While some other states — actually, most other states — are struggling to balance their budgets, Alaska is awash in money and boosting spending.
Even in tougher times, however, Alaska can do something that most other states cannot do: It can spend more than it brings in. Over the last two decades, Alaska hasn’t balanced its budget about half the time, but has instead used savings to meet its expenses, according to division of Division of Finance records.
That’s been done by setting aside money in boom times to spend in down years.
Now, there’s national focus again on a balanced budget amendment to the U.S. Constitution, and a recent deal on raising the debt ceiling that calls for Congressional votes on such an amendment.
Alaska Gov. Sean Parnell has called for a national balanced budget amendment, even though his own state doesn’t have an explicit balanced budget provision in its Constitution.
“If a balanced budget amendment is sent to the states, I will support it for ratification. I urge my fellow governors, Republican and Democratic, who understand how to balance budgets, to join this effort,” Parnell said in a statement issued last month.
In Alaska, the state has set aside more than $10 billion in a Constitutional Budget Reserve, into which it can dip in lean times to “balance” its budgets. That fund is in addition to the Alaska Permanent Fund.
It was into that reserve that Alaska has repeatedly dipped, including several years during which Parnell served on budget-writing legislative finance committees.
Numerous members of Congress and pundits advocating for a requirement for a balanced federal budget have claimed that “every” state must balance its budget, but a report issued last fall by the National Conference of State Legislatures said that’s not true.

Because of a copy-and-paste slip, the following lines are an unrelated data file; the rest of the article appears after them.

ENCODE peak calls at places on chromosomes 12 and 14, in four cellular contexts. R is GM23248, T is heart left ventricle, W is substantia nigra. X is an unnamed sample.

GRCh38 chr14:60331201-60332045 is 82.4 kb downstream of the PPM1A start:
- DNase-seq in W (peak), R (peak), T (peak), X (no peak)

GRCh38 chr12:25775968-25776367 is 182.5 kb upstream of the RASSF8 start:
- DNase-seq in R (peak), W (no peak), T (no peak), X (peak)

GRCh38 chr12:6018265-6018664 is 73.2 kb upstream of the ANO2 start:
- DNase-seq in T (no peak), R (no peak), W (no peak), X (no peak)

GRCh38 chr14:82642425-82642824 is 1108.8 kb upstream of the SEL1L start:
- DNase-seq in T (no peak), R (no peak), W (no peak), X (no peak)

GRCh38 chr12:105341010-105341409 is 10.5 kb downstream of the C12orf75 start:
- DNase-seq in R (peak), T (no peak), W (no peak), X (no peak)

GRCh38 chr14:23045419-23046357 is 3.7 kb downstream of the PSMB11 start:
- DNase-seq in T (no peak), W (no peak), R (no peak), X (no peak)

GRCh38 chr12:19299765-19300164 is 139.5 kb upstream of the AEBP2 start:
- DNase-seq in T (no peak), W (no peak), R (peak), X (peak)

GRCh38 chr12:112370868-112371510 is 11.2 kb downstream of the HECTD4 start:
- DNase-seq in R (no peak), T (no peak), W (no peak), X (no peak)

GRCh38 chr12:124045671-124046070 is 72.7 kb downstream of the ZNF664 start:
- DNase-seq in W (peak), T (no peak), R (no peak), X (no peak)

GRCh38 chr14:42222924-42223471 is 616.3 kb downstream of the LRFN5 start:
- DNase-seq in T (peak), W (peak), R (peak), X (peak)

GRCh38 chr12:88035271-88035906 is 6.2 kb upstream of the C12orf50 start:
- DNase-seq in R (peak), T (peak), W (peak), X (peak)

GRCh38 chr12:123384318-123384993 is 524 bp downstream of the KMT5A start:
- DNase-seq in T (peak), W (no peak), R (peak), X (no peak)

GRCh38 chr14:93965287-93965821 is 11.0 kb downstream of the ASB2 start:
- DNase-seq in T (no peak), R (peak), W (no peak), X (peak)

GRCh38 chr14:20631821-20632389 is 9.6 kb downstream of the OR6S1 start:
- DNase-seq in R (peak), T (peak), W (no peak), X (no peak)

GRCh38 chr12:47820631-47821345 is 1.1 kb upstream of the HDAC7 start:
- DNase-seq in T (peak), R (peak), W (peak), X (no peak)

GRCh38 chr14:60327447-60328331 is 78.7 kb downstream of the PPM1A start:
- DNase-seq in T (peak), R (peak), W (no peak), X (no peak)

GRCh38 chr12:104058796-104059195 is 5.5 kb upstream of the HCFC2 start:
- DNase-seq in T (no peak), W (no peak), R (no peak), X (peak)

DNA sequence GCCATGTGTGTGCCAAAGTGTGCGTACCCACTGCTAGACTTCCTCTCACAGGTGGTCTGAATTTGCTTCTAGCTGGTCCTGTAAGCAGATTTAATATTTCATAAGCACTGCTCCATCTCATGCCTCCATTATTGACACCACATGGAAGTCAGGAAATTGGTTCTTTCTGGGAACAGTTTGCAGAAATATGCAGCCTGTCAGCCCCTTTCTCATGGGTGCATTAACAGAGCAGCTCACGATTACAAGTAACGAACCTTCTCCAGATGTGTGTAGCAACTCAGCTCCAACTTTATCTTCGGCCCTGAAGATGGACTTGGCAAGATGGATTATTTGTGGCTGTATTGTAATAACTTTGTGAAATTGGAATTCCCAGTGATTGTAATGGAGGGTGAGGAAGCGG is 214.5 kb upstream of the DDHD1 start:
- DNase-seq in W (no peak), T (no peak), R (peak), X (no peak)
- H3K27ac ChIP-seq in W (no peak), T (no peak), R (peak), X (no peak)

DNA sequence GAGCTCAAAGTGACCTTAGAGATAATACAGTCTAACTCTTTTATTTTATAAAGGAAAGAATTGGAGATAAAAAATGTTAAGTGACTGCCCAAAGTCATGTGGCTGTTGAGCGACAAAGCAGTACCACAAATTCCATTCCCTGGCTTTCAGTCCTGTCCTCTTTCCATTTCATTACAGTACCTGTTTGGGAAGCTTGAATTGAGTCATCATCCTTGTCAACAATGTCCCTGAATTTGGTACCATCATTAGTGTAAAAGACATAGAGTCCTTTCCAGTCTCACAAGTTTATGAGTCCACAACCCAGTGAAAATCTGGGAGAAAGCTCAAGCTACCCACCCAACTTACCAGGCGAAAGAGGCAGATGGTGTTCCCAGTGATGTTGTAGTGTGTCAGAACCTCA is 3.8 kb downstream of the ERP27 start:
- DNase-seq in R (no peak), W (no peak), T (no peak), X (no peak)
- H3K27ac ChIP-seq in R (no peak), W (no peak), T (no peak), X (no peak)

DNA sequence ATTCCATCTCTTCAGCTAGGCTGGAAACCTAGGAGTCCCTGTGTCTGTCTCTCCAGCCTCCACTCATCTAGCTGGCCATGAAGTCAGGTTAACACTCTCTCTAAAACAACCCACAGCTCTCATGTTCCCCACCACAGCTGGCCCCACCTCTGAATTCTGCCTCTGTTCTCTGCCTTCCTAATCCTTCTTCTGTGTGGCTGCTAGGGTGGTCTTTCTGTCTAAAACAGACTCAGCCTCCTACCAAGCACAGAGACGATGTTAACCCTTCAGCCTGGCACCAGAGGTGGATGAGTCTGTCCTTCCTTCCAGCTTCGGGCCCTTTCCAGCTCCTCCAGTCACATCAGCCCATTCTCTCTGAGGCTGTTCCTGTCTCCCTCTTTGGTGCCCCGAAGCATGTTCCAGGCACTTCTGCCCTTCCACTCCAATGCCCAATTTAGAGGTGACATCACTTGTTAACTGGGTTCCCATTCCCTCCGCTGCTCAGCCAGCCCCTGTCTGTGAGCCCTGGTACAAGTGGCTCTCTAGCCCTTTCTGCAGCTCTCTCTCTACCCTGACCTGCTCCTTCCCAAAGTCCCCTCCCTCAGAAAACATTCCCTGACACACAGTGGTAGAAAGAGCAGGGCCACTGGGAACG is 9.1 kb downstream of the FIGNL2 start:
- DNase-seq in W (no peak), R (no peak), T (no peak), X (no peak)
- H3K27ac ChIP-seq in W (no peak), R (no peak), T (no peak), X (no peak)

While most states have some sort of balanced budget requirement, with Vermont a notable exception, many other states require only their operating budget to balance, or have other exceptions.
While Alaska doesn’t have a balanced budget amendment, there is a provision in the Alaska Constitution that bars borrowing money to balance a budget, said Gordon Harrison, author of “Alaska’s Constitution: A Citizen’s Guide.”
“We don’t have any ability to float any bonds to pay our bills,” Harrison said.
The prohibition on borrowing for operating expenses largely accomplished the drafters’ goal of preventing deficit spending, he said.
Given the state’s precarious budget situation at the time of statehood, it is unlikely that big surpluses were anticipated, he said.
House Democratic Leader Beth Kerttula, D-Juneau, said Parnell’s call for a national balanced budget amendment isn’t a good idea because it eliminates government’s ability to respond to economic downturns.
And neither, she said, is his call for oil tax reductions that would make it impossible for Alaska to balance its budget.
“Alaska is in the enviable position that it is because of our (Alaska’s Clear and Equitable Share) tax getting us a fair share of our resources,” she said.
“You sure wouldn’t want to lose that tax if you were concerned about keeping our budget in balance,” she said.
Alaska hasn’t had to dip into its savings since the 2005 fiscal year, and high oil prices and the ACES tax have enabled the state to save billions that can be used to prevent future deficits.
Alaska this year will put away more in savings, Parnell said in June while vetoing hundreds of millions in state spending.
“We have to save while it’s harvest time,” he said. “There will be lean times when oil production goes down.”
In recent years, the state has used strong capital budgets to spur construction jobs, and stave off the recession in Alaska.
Many other states can do that with bonding for capital projects despite balanced budget requirements, but Alaska has been able to do that with savings.